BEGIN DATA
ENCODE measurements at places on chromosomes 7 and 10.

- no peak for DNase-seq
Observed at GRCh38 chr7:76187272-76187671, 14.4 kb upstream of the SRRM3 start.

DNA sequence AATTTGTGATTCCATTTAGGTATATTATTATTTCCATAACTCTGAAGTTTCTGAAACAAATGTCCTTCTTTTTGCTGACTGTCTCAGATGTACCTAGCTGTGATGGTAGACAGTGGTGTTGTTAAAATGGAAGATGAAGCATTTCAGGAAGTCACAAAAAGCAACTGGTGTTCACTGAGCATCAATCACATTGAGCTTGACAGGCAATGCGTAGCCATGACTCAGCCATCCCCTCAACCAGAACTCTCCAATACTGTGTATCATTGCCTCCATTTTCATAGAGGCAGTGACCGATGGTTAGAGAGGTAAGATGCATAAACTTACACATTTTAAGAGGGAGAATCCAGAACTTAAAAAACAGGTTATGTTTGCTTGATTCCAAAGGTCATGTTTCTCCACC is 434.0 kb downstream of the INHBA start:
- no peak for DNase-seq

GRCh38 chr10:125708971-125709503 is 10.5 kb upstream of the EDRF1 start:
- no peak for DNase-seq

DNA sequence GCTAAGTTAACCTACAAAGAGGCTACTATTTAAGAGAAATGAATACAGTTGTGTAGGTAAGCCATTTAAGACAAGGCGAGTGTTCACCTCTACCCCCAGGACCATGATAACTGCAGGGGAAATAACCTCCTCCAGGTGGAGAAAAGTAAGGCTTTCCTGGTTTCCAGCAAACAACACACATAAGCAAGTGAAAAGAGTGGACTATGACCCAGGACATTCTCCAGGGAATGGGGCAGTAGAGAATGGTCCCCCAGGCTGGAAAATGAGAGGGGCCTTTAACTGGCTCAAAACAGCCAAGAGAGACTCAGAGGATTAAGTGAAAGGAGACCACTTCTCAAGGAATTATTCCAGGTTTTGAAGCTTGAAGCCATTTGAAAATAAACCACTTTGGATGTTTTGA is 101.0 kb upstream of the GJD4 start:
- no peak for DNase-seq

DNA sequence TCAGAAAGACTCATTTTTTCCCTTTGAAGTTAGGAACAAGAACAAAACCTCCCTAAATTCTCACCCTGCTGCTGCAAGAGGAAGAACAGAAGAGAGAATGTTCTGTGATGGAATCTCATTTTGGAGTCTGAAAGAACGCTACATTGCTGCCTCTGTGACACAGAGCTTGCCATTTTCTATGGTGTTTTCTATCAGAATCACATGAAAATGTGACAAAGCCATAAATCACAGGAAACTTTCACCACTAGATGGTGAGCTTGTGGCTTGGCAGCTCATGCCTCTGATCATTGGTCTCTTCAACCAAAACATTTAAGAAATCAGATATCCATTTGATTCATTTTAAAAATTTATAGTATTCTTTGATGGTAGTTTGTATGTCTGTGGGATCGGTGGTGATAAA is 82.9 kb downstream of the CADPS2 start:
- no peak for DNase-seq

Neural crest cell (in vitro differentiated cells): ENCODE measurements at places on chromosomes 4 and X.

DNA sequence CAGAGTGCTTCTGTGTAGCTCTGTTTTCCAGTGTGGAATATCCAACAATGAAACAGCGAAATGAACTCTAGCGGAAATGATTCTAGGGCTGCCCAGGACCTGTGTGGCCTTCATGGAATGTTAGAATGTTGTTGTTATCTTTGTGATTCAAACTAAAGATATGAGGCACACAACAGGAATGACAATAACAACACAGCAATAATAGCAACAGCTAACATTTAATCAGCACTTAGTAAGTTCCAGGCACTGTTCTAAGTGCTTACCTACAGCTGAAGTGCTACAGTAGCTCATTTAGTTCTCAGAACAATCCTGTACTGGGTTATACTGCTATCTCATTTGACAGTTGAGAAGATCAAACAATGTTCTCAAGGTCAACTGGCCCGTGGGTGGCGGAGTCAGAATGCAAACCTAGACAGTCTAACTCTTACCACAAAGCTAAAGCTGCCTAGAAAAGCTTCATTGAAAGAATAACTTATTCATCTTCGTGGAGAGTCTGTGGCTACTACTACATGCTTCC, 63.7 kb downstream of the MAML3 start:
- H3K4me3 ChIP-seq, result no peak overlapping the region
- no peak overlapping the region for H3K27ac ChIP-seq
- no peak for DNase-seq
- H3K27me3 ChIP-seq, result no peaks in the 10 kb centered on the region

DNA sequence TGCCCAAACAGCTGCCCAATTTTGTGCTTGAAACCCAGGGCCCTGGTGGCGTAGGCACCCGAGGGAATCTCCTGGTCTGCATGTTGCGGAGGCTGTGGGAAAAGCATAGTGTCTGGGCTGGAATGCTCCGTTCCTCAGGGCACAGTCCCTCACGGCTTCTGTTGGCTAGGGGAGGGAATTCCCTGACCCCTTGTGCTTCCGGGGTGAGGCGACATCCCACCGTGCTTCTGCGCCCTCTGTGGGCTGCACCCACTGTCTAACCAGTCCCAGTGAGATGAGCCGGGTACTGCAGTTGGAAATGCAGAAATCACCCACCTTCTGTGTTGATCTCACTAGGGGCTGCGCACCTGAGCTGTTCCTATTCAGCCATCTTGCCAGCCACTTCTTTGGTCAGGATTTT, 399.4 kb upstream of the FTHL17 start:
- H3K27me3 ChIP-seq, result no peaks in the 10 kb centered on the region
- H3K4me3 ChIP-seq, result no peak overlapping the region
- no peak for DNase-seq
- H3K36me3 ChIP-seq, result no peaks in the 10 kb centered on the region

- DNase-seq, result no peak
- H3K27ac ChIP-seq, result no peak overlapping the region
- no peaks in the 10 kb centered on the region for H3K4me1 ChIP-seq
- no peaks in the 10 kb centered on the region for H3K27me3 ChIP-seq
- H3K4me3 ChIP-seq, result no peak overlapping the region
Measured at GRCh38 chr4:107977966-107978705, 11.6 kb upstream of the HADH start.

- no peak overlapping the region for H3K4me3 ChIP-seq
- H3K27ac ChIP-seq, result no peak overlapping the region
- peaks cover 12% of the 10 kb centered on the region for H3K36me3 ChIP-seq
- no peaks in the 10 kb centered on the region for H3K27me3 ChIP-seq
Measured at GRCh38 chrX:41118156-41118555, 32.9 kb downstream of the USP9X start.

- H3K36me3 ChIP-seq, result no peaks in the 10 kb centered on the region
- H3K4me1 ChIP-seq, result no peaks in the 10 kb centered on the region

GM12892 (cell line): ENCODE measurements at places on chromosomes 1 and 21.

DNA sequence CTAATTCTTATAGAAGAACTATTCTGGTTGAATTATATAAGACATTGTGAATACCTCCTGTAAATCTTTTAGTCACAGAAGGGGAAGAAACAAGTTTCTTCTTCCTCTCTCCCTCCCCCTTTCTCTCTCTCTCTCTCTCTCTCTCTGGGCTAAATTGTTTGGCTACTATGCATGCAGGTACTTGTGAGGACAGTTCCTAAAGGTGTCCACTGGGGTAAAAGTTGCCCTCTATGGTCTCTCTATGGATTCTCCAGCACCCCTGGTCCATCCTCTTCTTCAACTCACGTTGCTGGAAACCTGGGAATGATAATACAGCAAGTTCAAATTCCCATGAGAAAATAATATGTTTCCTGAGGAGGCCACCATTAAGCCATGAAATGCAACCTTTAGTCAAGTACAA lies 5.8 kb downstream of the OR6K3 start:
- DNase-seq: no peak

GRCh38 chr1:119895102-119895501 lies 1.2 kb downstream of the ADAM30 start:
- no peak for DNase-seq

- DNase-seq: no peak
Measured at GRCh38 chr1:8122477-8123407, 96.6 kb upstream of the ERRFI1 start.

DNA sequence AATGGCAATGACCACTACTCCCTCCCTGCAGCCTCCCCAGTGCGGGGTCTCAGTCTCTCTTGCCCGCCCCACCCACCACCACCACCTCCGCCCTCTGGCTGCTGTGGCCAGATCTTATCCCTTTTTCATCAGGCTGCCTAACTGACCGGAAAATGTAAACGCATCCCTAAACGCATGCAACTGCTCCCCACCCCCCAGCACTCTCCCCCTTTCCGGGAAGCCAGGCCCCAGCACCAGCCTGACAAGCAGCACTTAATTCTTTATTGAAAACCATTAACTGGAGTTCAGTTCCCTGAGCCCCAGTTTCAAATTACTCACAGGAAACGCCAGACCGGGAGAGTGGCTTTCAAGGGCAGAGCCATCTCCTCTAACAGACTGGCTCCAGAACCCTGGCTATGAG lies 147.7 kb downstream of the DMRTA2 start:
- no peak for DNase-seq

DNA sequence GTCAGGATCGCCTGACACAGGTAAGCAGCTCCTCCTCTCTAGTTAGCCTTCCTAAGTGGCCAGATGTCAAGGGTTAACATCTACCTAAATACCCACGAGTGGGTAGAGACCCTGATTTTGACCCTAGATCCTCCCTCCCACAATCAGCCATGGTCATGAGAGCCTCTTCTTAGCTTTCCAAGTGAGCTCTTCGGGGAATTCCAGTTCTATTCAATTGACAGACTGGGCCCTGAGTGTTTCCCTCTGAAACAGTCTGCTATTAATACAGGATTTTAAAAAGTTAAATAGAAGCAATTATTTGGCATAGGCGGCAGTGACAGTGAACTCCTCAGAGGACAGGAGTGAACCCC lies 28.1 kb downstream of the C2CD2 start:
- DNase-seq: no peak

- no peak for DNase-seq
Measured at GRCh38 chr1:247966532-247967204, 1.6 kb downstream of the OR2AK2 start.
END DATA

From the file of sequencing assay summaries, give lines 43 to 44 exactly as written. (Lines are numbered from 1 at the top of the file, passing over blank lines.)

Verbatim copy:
DNA sequence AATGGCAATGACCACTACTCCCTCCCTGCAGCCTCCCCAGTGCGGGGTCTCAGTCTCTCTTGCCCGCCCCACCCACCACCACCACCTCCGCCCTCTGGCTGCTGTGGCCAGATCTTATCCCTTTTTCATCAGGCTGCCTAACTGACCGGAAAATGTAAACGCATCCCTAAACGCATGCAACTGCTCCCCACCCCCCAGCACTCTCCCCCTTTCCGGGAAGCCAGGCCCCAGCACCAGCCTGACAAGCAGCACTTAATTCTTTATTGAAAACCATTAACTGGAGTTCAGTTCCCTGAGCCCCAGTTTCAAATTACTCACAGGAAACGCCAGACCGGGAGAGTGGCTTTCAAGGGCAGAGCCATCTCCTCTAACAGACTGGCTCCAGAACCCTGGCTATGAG lies 147.7 kb downstream of the DMRTA2 start:
- no peak for DNase-seq